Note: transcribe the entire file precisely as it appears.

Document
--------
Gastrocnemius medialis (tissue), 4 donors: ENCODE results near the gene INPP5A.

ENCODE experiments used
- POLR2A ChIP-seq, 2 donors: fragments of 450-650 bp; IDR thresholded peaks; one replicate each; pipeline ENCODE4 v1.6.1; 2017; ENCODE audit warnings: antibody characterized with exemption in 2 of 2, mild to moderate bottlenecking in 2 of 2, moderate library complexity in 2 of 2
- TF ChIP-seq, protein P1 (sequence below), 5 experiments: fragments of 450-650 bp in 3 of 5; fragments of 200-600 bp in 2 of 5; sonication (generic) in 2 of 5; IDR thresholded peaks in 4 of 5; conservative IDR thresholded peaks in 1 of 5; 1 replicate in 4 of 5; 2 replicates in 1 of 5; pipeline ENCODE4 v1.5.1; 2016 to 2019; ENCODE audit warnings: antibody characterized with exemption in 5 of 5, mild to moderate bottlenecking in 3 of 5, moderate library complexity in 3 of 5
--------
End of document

Gastrocnemius medialis (tissue), 4 donors: ENCODE results near the gene INPP5A.

ENCODE experiments used
- POLR2A ChIP-seq, 2 donors: fragments of 450-650 bp; IDR thresholded peaks; one replicate each; pipeline ENCODE4 v1.6.1; 2017; ENCODE audit warnings: antibody characterized with exemption in 2 of 2, mild to moderate bottlenecking in 2 of 2, moderate library complexity in 2 of 2
- TF ChIP-seq, protein P1 (sequence below), 5 experiments: fragments of 450-650 bp in 3 of 5; fragments of 200-600 bp in 2 of 5; sonication (generic) in 2 of 5; IDR thresholded peaks in 4 of 5; conservative IDR thresholded peaks in 1 of 5; 1 replicate in 4 of 5; 2 replicates in 1 of 5; pipeline ENCODE4 v1.5.1; 2016 to 2019; ENCODE audit warnings: antibody characterized with exemption in 5 of 5, mild to moderate bottlenecking in 3 of 5, moderate library complexity in 3 of 5